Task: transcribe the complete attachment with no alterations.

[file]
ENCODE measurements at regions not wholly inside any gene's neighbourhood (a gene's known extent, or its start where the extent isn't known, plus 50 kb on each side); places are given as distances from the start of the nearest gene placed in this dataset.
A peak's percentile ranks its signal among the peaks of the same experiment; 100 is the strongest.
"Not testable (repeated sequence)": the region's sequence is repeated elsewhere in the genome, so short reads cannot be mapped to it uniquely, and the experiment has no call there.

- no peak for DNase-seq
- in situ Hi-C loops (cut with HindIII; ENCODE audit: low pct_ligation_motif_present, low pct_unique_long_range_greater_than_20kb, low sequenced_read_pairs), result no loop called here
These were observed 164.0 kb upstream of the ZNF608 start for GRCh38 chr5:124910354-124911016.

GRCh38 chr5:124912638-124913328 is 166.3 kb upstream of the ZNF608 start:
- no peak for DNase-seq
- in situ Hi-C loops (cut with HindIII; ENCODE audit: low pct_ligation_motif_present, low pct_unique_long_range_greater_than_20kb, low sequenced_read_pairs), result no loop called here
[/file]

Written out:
ENCODE measurements at regions not wholly inside any gene's neighbourhood (a gene's known extent, or its start where the extent isn't known, plus 50 kb on each side); places are given as distances from the start of the nearest gene placed in this dataset.
A peak's percentile ranks its signal among the peaks of the same experiment; 100 is the strongest.
"Not testable (repeated sequence)": the region's sequence is repeated elsewhere in the genome, so short reads cannot be mapped to it uniquely, and the experiment has no call there.

- no peak for DNase-seq
- in situ Hi-C loops (cut with HindIII; ENCODE audit: low pct_ligation_motif_present, low pct_unique_long_range_greater_than_20kb, low sequenced_read_pairs), result no loop called here
These were observed 164.0 kb upstream of the ZNF608 start for GRCh38 chr5:124910354-124911016.

GRCh38 chr5:124912638-124913328 is 166.3 kb upstream of the ZNF608 start:
- no peak for DNase-seq
- in situ Hi-C loops (cut with HindIII; ENCODE audit: low pct_ligation_motif_present, low pct_unique_long_range_greater_than_20kb, low sequenced_read_pairs), result no loop called here